The Base Exchange here in Misawa Japan featured a three-disc blu ray set of movies from Warner Bros. and Paramount in the electronics department a few weeks ago. In regards to the former studio, one of the sets included: Contact, Red Planet, and 2010: The Year We Make Contact. Excluding discussion on Robert Zemeckis’ well-acted but a little too drawn out Contact, my attention here is focused on 2010 and Red Planet. Red Planet is less than 20% on Rotten Tomatoes and rightly so for its uninspired plot and PBS Kids equivalent character development. But the most disappointing aspect of Red Planet is its atrocious art direction and special effects. The $80 million dollar Red Planet features 32 bit PlayStation 1 special effects that take the audience out of the story instead of into the story. 2010: The Year We Make Contact preceded Red Planet by 16 years but comes damn close to the pioneering effects and set design of Stanley Kubrick’s 2001: A Space Odyssey. I have to admit that I still find Kubrick’s legendary science fiction piece to be too drawn out and at times pretentious. Take for instance the 16-minute space walk sequence: Yes, we (the audience) get it!!! HAL 9000 is watching man needing to breathe and methodically think out their next move. HAL 9000 is observing all of this thinking that man is a simple maintenance person to upkeep HAL 9000’s superior being. But can we just get on with the movie already! But in regards to the 70mm photography and Douglass Trumball’s ground-breaking special effects, all set on a wonderful art direction palette, nothing (not even Avatar) comes close to the visual aura of 2001: A Space Odyssey.
My personal favorite visual seen of 2001 is the scene where the explorers approach the Monolith at the moon excavation site. Although 44 years have past since this scene was shot; the lighting, turf, metallic-like support beams, and camera work still has the audience convinced that mankind is marching towards uncovering their next stage of evolution.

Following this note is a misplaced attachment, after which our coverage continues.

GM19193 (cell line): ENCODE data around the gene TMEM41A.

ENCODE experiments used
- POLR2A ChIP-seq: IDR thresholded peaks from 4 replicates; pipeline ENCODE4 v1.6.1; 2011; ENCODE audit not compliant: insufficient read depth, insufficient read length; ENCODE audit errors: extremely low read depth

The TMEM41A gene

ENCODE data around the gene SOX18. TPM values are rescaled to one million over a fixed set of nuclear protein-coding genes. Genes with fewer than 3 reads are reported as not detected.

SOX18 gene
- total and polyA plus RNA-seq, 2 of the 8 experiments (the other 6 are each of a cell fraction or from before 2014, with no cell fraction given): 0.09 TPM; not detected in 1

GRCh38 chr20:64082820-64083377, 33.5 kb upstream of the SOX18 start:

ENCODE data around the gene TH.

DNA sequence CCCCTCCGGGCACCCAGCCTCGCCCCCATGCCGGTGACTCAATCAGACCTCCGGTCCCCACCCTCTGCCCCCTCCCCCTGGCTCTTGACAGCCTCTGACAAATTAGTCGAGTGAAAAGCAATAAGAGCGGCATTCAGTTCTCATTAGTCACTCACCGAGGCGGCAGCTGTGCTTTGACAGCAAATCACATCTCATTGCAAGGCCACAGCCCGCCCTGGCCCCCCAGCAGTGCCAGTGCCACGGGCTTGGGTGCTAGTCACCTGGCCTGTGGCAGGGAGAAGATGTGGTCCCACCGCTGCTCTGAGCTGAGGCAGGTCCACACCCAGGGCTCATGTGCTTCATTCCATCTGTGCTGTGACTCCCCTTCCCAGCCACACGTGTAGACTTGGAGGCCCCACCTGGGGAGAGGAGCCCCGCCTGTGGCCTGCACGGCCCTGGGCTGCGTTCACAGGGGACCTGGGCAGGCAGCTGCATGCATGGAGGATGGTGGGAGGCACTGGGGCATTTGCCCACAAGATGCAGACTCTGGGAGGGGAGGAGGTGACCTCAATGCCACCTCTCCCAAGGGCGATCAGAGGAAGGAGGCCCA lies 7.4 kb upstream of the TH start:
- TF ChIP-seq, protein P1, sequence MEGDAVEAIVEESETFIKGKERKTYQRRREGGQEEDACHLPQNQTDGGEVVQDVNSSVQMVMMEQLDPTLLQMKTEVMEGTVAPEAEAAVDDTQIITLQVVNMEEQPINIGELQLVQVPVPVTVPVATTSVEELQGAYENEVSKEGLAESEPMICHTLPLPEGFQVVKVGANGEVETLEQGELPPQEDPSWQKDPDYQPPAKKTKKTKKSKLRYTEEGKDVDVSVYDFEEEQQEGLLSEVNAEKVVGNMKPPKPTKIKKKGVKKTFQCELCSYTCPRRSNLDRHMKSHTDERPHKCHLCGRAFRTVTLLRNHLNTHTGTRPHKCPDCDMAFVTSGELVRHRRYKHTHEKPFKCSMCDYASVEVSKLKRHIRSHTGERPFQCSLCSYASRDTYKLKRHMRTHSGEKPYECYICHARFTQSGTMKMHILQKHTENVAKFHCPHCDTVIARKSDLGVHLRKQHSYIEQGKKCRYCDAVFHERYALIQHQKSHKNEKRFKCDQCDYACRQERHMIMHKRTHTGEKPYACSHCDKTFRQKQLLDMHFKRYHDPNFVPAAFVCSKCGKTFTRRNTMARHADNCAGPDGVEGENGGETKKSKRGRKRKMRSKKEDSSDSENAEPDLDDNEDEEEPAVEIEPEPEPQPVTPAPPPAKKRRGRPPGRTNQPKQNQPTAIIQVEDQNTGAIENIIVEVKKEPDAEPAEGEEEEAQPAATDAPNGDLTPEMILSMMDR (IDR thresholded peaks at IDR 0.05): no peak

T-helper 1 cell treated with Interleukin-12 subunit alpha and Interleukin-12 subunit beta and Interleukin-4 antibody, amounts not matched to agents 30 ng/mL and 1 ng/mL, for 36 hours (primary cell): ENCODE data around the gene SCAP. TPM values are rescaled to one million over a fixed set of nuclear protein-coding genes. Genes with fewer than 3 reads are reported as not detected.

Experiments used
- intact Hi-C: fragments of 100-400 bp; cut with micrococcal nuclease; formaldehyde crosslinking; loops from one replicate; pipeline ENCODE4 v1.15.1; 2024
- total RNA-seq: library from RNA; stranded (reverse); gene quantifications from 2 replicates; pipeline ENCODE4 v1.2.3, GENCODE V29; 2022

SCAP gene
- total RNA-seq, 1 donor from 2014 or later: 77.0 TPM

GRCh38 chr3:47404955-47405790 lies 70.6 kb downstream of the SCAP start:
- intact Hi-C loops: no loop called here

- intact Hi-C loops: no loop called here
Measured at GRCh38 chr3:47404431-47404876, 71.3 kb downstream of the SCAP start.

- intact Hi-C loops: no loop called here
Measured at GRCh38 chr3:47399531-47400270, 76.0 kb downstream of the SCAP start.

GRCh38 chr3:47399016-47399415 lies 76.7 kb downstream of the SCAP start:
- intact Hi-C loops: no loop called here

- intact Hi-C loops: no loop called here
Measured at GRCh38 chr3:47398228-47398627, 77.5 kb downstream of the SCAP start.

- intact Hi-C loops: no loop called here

Christopher Nolan has often cited Blade Runner and 2001: A Space Odyssey as inspiration on the visuals of his Batman franchise and Inception. The rotating corridor on the Discovery space station in 2001 inspired the rotating hallway sequence in Inception. Nolan’s special effects supervisor and art director Chris Corbould and Guy Hendrix Dyas respectively, are amongst the top experts in their respective fields. Nolan, Spielberg, and Duncan Jones are filmmakers that believe CGI should be used only in situations that in-camera effects couldn’t be executed. These filmmakers realize that practical effects are indeed time consuming, but the attention to detail will warrant multiple viewings of their films and inspire future filmmakers to surpass previous accomplishments. Practical effects and unyielding cinematography are perfect compliments to the palette known as Art Direction.
I first appreciated art direction at age 10 while viewing James Cameron’s Aliens on VHS. The set design looked metallic and organic, giving the futuristic story a living horror museum aura. Blu Ray editions of Aliens, 2001, and Blade Runner have actually enhanced the blu ray experience. I use the word actually because often blu ray enhances the poor set-design and CGI of less meticulously made movies. And meticulousness often can trump a low budget. The 2009 Moon was made on a 5 million dollar budget and is much more pleasant to the eye than Red Planet, Sphere, and Mission To Mars.
Prometheus, Christopher Nolan's Entire Batman Trilogy, and Skyfall are amongst 2012 films that are receiving highly detailed large-scale books dedicated to their art direction two weeks after their theatrical releases. Below are the front covers of the books and they are available for pre-order at Amazon and Barnes and Noble.